Mr. David Winnick (Walsall, North) : The Minister said that he was ashamed of the total number of local authority dwellings in Britain and that he considered that there were too many. The Minister should instead be concerned about and ashamed of the acute housing crisis in Britain, about the number of families living in bed-and-breakfast accommodation and about the fact that only five minutes away from here many poeople, not all of whom are beggars--many are young people who have come from the north--will have to sleep in the open air by the embankment tonight. The Minister has expressed no shame or concern about that, so what kind of Housing Minister do we have? My hon. Friends have, in the main, referred to the housing crisis in London--

Mr. Deputy Speaker : Order. I have taken a relaxed view of the scope of the debate, but it is now turning into a general debate on homelessness, which cannot be permitted.

Mr. Winnick : I was referring to the Minister's replies to questions, Mr. Deputy Speaker.

If local authority tenants are to be given a choice of landlord, it is only proper that private tenants should be given the same choice. My hon. Friends referred to former tenants of British Coal, who are unaware who their present landlord is-- [Interruption.] Perhaps the hon. Member for Lancaster (Dame E. Kellett-Bowman) will try to control herself--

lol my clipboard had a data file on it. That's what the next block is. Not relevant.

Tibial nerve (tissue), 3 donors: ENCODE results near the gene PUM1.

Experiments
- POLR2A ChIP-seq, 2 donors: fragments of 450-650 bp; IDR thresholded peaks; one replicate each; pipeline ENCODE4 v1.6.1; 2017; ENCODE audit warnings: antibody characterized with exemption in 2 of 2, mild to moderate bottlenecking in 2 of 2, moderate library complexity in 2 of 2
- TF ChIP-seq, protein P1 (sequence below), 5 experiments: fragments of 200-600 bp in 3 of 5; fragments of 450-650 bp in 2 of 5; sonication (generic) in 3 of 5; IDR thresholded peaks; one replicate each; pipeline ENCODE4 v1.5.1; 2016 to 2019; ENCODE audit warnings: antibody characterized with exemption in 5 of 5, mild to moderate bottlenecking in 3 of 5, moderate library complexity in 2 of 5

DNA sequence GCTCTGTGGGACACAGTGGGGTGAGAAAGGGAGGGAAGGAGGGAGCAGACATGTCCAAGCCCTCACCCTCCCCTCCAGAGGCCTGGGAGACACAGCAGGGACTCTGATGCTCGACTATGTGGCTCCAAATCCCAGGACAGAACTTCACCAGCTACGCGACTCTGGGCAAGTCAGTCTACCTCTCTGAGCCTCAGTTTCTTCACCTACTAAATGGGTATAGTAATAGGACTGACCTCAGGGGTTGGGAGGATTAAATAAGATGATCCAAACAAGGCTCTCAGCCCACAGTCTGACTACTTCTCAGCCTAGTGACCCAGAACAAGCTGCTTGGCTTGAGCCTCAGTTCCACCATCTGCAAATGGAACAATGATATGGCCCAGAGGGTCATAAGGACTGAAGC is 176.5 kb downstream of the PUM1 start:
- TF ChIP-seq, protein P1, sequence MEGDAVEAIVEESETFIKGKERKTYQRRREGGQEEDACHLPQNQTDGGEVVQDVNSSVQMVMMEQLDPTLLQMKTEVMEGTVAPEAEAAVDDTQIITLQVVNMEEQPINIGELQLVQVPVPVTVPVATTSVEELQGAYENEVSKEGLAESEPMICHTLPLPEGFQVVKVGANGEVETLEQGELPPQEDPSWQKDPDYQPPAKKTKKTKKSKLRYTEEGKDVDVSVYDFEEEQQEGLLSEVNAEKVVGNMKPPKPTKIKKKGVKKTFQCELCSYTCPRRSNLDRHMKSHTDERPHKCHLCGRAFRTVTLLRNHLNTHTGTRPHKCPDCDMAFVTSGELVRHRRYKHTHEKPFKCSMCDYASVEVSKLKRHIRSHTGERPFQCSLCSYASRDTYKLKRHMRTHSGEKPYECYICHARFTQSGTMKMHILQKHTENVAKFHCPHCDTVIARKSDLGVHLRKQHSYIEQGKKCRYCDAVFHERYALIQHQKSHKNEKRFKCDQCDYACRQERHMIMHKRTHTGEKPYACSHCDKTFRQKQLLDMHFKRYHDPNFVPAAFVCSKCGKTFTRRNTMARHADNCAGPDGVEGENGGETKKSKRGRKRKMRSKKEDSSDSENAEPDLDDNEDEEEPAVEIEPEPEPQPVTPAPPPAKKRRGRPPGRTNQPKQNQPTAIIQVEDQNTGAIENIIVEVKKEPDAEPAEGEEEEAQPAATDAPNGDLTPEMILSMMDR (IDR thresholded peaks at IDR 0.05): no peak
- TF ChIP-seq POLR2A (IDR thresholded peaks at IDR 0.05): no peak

Dame Elaine Kellett-Bowman (Lancaster) : I wish that

Labour-controlled authorities would fill the empty dwellings under their control.

Mr. Winnick : The hon. Lady should perhaps have asked my permission before intervening.

My hon. Friend referred to tenants being unaware who their landlords are. Why should they not be able to choose to remain with private landlords or become tenants of a local authority or housing association? The regulations will certainly give no rights to those tenants.

We are discussing only the public sector, and the Minister gave the game away when he described it as the Labour heartland. He is concerned not with housing or tenants but with party politics. He wants to undermine the public rented sector because of the long Tory vendetta against council housing.

The voting system is crooked. Anyone who abstains is regarded as voting in favour. The Minister proved tonight what we have said all along--that he is concerned not about housing, or the acute distress being caused to so many families, or the fact that people who cannot afford a mortgage and cannot obtain local authority dwellings are living in abysmal conditions, but about undermining councils and harming and penalising public sector tenants.

Mr. Soley : Given the way in which the Minister dealt with the subject, he ought to be known as the hon. Member for used car sales. He refused to answer the question about the regulations keeping properties empty during the takeover because councils will not be able to let

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them. He keeps answering questions that were not asked because he cannot answer the difficult questions. That is why he should be selling cars.